I understand selling trust.
For 15 years, I sold executive search.
I sold an impeccable read of talent honed through years of Jewish Mothering and witchblood genetic evolution. I sold a deep and wide research function the likes of which the CIA would envy. I sold a teeming database, a “little black book” which would make The Fonz chew his fist.
But, most of all, what I really sold was trust.
Every search firm who lined up in the waiting room walked in to pitch the search committee and gave, in some form or another, the same presentation: we’re smart, we’re deep, we’re fast, we’re, at the very least, equal to the value proposed in our price. And, it was all true. At the levels at which our firm operated, I’m proud to say that we were amongst the elite, the best and the brightest, the most qualified to do this work in the exceptional ways our clients deserved and demanded.
In the end, it came down to one thing above all else: Who did the client trust?
A search firm is never called upon when a client is in stasis. It’s always a moment of crisis. The chief executive just resigned or, worse, was fired. An opportunity just arose to scale, but the underlying infrastructure isn’t ready. A shift in the competitive landscape has forced a sudden reckoning with the way resources are deployed, and lots more resources now lay on the line.
They were stressed. They were anxious. They stood on shifting sands. And they needed answers from someone they believed, knew, and understood.
We weren’t selling search, we were selling trust.
I think it’s the same thing right now. We are all in crisis. We are all stressed. We are all on sands that seem unrecognizable one day to the next.
And, yet, there is also a rush to appear like we’ve got it all together, like we are perfect. We are green screening away our personalities and trying to look as if we are unaffected by this axis-tilting event. Frankly, I hate it.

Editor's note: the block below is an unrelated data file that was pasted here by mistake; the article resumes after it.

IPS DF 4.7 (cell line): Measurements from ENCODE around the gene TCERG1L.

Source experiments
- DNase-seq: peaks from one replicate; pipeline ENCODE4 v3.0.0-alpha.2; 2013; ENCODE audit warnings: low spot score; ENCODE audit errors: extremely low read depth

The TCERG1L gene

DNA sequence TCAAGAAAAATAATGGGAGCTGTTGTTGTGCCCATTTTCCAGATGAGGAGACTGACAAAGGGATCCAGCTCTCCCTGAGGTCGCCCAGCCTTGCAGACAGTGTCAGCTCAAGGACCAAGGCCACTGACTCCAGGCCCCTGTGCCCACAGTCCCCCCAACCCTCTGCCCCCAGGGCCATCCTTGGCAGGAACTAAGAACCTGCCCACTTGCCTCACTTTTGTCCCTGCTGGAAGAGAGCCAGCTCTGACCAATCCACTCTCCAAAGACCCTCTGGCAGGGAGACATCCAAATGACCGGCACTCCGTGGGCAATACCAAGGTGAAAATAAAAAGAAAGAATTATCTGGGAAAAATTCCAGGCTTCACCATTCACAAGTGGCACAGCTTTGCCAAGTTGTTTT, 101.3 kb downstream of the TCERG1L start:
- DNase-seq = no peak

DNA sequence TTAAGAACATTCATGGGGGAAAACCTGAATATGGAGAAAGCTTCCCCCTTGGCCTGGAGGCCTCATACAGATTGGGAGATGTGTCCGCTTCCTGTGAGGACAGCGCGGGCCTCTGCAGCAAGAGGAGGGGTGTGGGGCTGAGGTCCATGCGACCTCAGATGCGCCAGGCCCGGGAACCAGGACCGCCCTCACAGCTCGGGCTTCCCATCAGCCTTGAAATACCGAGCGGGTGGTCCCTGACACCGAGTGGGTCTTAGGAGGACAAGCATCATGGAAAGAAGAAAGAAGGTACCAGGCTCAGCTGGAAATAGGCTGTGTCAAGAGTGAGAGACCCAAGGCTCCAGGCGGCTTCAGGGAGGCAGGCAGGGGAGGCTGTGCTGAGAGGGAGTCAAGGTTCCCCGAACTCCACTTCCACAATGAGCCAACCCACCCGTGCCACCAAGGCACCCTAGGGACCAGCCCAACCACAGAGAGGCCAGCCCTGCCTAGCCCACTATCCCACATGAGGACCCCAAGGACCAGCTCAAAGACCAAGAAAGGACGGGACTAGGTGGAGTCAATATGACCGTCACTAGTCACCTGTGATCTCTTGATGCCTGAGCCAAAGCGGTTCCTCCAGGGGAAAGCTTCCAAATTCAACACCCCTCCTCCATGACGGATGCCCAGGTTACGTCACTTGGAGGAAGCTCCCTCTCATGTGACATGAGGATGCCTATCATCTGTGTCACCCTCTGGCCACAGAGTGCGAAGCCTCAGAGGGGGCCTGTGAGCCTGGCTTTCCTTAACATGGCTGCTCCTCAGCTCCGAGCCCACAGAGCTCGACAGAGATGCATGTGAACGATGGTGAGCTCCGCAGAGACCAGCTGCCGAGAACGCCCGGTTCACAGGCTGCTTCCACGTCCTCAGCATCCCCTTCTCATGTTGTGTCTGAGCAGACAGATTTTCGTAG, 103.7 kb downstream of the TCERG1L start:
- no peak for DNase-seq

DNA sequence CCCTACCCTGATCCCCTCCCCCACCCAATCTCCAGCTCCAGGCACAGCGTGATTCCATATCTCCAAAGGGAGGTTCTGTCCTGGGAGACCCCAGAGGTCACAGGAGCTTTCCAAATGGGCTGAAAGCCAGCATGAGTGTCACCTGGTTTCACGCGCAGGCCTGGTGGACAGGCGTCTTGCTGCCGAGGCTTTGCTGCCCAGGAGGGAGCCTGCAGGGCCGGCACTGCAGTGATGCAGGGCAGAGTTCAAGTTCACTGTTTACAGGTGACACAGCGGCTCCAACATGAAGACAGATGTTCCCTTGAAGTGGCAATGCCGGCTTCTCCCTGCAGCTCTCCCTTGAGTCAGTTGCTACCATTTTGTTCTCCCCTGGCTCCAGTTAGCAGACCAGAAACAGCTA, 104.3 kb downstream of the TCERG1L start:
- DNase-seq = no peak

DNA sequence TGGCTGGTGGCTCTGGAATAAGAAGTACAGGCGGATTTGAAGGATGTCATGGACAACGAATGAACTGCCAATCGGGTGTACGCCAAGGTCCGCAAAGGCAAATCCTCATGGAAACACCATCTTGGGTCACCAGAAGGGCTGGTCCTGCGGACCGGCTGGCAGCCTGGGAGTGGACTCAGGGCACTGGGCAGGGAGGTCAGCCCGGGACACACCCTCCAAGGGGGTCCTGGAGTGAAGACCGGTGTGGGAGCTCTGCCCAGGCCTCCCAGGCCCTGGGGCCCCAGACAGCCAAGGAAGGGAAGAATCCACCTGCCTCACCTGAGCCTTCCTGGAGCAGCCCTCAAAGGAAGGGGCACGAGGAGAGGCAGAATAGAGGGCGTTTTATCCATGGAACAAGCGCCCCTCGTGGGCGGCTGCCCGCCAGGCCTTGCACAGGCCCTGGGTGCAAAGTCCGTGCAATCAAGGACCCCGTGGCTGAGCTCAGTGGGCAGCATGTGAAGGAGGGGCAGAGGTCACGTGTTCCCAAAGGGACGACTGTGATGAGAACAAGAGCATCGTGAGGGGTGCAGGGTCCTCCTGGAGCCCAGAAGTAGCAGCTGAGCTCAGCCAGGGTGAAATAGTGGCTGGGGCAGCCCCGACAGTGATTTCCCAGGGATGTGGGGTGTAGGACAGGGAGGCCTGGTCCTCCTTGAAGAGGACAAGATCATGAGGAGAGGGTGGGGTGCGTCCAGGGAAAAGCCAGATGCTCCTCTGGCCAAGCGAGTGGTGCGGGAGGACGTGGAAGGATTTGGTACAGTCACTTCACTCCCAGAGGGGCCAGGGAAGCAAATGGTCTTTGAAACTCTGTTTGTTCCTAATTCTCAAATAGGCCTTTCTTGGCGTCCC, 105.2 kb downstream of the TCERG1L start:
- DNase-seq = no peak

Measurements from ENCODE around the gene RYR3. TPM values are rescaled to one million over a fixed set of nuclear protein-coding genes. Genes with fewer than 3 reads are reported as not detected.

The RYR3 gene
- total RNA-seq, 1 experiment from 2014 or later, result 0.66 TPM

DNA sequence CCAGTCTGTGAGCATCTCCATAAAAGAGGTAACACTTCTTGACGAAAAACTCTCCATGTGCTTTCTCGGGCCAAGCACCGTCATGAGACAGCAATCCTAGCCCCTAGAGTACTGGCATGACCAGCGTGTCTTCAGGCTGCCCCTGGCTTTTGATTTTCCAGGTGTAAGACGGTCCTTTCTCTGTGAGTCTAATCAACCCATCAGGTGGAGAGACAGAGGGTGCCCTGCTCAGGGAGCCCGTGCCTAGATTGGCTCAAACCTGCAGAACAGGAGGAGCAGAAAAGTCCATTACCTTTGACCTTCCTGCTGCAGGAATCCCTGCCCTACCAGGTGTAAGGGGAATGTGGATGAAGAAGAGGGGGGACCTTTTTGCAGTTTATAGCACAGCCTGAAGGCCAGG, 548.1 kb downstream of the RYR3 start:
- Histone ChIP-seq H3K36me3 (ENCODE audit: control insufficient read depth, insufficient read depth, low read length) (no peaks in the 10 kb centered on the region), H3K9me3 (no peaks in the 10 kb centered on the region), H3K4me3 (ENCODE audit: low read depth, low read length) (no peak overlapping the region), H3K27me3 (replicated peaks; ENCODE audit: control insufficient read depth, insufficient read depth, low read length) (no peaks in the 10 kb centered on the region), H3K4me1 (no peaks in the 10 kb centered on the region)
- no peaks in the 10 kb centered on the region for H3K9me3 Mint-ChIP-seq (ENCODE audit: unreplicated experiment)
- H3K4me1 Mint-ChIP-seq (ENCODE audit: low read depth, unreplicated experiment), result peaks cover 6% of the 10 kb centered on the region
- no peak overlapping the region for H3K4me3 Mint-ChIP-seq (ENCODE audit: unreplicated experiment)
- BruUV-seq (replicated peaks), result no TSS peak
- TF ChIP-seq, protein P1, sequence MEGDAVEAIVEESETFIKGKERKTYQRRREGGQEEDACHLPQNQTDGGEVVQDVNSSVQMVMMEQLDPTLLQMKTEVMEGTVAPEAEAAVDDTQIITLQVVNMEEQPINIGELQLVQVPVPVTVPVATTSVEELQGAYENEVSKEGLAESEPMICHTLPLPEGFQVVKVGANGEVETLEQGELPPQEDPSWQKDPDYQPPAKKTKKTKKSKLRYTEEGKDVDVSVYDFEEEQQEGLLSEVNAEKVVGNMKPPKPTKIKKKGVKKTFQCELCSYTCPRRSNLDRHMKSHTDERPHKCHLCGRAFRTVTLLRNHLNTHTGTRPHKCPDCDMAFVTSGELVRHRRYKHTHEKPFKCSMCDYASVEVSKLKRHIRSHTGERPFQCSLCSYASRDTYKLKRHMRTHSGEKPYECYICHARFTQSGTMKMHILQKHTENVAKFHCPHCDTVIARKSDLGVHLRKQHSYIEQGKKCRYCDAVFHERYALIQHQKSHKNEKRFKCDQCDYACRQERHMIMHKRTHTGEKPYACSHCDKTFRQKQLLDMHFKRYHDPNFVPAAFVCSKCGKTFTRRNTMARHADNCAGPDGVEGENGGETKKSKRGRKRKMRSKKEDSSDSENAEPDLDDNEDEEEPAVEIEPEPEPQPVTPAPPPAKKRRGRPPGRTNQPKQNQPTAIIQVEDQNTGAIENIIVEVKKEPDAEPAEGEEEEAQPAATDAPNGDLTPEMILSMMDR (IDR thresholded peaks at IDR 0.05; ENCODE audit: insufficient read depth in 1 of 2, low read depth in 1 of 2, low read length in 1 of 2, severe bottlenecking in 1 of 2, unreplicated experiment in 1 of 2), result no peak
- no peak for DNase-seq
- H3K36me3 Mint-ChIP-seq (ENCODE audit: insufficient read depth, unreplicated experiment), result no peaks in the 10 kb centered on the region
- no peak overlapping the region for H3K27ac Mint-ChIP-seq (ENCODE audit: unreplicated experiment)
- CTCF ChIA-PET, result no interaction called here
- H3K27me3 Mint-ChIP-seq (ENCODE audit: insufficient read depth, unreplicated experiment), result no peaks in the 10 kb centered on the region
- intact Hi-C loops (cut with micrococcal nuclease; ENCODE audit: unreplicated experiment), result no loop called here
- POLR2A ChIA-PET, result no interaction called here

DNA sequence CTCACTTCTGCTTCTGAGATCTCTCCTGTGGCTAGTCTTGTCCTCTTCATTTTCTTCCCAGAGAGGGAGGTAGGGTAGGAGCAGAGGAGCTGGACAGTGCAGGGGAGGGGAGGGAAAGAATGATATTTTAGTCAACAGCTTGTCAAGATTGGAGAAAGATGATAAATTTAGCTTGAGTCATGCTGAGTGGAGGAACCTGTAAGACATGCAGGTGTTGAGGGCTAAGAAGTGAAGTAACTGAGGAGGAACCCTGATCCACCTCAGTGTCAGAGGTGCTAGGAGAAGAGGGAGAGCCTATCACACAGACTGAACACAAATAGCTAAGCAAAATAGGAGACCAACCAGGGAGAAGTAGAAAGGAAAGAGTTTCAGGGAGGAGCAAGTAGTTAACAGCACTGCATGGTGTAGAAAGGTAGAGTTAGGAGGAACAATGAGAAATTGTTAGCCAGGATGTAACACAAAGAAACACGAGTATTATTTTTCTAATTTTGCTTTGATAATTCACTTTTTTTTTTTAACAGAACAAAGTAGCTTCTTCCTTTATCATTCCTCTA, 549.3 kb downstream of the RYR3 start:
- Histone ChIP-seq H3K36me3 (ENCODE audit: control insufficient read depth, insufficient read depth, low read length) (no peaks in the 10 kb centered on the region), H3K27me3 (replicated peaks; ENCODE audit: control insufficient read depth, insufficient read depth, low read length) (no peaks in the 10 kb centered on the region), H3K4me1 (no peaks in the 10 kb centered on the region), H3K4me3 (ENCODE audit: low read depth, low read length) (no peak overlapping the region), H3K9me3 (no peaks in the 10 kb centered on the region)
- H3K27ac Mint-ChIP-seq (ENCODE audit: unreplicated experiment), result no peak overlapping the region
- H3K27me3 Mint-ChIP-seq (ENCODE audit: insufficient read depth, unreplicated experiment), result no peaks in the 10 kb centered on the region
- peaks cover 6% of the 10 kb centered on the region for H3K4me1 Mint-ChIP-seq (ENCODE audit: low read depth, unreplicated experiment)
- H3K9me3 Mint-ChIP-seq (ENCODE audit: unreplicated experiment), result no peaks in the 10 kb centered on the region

I’d like to see your bookshelf. I’d like to see your 5K medals. I’d like to see your family pictures. I’d like to see your art. I’d like to see your puppy. I’d like to see your backyard view. I’d like to see your neglected pile of laundry (because then I’ll feel better about mine).
I’d like to see you.
Extroverts need the connection and the ability to rout around in your life. Introverts (like me) need the voyeuristic opportunity for conversation starters, the discovery of which are so otherwise exhausting to purchase. Humans, of all stripes, need to be human. And, your efforts to hide that through polished perfect green-screened lives are no better than carefully curated social media posts of a life that isn’t real.
Your efforts to hide who you are leave me lonelier than before, for the effort placed to keep our connection at bay is all the more obvious and intentional now. It’s not that I realize I don’t know you. It’s that I realize you never wanted me to in the first place.
Show me your human side, and I’ll show you mine. And, together, apart, we will get through this.
UPDATE: Robin Roberts asked me to talk about this on Good Morning America. See that interview here.
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